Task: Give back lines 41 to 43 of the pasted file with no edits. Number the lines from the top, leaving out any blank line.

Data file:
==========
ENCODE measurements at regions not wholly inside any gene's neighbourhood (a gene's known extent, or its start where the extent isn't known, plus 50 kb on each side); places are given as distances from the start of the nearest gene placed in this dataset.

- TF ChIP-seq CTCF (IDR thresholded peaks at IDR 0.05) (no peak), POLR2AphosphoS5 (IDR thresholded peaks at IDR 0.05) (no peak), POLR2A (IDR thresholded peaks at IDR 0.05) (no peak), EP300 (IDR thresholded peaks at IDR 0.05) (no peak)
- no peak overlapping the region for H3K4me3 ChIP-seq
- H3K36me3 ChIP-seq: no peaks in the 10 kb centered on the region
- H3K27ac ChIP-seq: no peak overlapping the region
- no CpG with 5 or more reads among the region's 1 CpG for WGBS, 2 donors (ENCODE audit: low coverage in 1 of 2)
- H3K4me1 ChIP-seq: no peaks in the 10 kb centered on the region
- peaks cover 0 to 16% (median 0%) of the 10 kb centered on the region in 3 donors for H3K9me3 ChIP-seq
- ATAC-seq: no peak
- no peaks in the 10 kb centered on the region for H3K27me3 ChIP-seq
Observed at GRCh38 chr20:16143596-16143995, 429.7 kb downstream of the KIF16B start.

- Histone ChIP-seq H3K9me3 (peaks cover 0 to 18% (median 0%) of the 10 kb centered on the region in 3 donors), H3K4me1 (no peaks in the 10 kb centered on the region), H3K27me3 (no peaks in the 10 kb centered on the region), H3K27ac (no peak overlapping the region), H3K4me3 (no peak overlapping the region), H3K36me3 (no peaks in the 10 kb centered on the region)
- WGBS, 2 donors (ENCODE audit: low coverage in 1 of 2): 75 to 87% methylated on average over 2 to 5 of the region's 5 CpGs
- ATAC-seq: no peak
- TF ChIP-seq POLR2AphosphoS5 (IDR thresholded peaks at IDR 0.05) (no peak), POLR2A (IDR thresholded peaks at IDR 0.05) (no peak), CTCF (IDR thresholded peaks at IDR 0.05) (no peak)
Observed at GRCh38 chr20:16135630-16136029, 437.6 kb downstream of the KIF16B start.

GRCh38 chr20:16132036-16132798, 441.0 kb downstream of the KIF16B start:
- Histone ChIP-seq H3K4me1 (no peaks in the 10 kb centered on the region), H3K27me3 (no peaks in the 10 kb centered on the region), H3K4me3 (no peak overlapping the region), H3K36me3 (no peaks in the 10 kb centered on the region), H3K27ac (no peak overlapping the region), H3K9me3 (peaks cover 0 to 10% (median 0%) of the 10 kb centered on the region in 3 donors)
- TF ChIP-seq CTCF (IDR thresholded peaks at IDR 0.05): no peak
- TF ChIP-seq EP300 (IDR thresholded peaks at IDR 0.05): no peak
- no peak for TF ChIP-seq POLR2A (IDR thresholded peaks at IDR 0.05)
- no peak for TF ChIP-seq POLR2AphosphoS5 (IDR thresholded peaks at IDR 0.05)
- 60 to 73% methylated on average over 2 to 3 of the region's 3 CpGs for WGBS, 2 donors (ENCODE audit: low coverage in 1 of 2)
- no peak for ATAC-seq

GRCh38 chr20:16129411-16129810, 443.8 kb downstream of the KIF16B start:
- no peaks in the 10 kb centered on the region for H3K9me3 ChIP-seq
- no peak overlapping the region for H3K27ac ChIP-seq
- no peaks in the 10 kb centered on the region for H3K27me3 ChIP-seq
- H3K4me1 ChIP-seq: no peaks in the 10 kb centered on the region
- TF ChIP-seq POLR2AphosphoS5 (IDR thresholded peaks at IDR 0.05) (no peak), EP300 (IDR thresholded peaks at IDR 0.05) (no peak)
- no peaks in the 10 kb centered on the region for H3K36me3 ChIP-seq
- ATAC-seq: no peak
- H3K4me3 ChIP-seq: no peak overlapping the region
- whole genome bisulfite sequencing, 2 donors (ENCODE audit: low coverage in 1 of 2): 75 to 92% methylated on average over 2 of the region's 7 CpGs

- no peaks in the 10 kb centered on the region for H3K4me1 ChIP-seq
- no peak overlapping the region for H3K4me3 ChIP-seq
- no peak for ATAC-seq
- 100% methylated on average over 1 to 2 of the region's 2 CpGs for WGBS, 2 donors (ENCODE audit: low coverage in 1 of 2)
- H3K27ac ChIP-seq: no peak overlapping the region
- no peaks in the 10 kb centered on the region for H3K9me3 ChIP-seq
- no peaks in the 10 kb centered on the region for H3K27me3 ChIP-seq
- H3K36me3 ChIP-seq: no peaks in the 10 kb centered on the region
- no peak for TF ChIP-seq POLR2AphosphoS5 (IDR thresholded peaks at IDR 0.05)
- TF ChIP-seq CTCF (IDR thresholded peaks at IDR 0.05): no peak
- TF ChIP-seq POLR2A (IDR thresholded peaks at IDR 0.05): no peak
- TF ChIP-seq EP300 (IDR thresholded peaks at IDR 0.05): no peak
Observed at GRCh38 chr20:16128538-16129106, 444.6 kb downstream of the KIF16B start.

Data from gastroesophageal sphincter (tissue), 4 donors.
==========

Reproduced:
- no peaks in the 10 kb centered on the region for H3K27me3 ChIP-seq
- H3K36me3 ChIP-seq: no peaks in the 10 kb centered on the region
- no peak for TF ChIP-seq POLR2AphosphoS5 (IDR thresholded peaks at IDR 0.05)